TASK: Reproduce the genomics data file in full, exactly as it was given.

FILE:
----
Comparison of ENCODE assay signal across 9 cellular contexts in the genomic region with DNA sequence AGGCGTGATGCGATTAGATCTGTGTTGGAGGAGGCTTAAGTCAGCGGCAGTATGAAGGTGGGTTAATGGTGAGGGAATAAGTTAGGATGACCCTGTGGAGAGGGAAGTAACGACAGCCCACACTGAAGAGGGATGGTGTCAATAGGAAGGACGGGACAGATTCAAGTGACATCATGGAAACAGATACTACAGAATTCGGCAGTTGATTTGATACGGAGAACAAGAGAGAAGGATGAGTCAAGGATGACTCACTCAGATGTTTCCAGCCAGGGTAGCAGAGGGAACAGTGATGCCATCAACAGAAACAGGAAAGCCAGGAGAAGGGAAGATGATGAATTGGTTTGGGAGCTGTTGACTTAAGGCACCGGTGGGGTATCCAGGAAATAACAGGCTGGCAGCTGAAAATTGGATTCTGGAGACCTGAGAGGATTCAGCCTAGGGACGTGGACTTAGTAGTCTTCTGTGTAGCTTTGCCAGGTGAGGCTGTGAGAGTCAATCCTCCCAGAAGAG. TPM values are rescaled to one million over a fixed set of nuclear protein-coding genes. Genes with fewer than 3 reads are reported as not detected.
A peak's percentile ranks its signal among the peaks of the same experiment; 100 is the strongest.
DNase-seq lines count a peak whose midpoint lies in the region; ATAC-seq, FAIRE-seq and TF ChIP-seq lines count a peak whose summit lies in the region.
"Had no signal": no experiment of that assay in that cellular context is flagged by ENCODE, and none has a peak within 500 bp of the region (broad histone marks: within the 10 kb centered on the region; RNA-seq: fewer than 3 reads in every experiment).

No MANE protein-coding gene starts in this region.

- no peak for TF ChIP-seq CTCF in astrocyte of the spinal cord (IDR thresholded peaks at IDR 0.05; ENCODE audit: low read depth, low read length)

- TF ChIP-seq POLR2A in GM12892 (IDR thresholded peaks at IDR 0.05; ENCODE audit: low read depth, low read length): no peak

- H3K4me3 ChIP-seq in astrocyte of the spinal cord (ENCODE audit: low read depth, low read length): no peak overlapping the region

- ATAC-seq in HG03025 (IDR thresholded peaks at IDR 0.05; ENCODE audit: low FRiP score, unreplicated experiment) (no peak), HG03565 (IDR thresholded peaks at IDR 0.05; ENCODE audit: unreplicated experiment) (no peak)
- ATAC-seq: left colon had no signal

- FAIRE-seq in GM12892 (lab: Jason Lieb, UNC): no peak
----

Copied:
Comparison of ENCODE assay signal across 9 cellular contexts in the genomic region with DNA sequence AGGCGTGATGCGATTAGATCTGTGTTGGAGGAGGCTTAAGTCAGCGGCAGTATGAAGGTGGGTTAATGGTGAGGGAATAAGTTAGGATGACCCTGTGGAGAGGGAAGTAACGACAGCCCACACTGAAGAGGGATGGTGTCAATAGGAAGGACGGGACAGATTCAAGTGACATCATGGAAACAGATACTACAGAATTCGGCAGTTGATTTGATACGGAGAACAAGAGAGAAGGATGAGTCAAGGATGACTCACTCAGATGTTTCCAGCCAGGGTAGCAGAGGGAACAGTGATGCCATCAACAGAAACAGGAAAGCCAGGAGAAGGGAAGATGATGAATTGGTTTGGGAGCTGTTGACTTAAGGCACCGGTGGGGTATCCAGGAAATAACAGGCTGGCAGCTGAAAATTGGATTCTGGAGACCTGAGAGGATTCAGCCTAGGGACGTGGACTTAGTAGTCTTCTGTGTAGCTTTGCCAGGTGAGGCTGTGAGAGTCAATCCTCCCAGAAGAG. TPM values are rescaled to one million over a fixed set of nuclear protein-coding genes. Genes with fewer than 3 reads are reported as not detected.
A peak's percentile ranks its signal among the peaks of the same experiment; 100 is the strongest.
DNase-seq lines count a peak whose midpoint lies in the region; ATAC-seq, FAIRE-seq and TF ChIP-seq lines count a peak whose summit lies in the region.
"Had no signal": no experiment of that assay in that cellular context is flagged by ENCODE, and none has a peak within 500 bp of the region (broad histone marks: within the 10 kb centered on the region; RNA-seq: fewer than 3 reads in every experiment).

No MANE protein-coding gene starts in this region.

- no peak for TF ChIP-seq CTCF in astrocyte of the spinal cord (IDR thresholded peaks at IDR 0.05; ENCODE audit: low read depth, low read length)

- TF ChIP-seq POLR2A in GM12892 (IDR thresholded peaks at IDR 0.05; ENCODE audit: low read depth, low read length): no peak

- H3K4me3 ChIP-seq in astrocyte of the spinal cord (ENCODE audit: low read depth, low read length): no peak overlapping the region

- ATAC-seq in HG03025 (IDR thresholded peaks at IDR 0.05; ENCODE audit: low FRiP score, unreplicated experiment) (no peak), HG03565 (IDR thresholded peaks at IDR 0.05; ENCODE audit: unreplicated experiment) (no peak)
- ATAC-seq: left colon had no signal

- FAIRE-seq in GM12892 (lab: Jason Lieb, UNC): no peak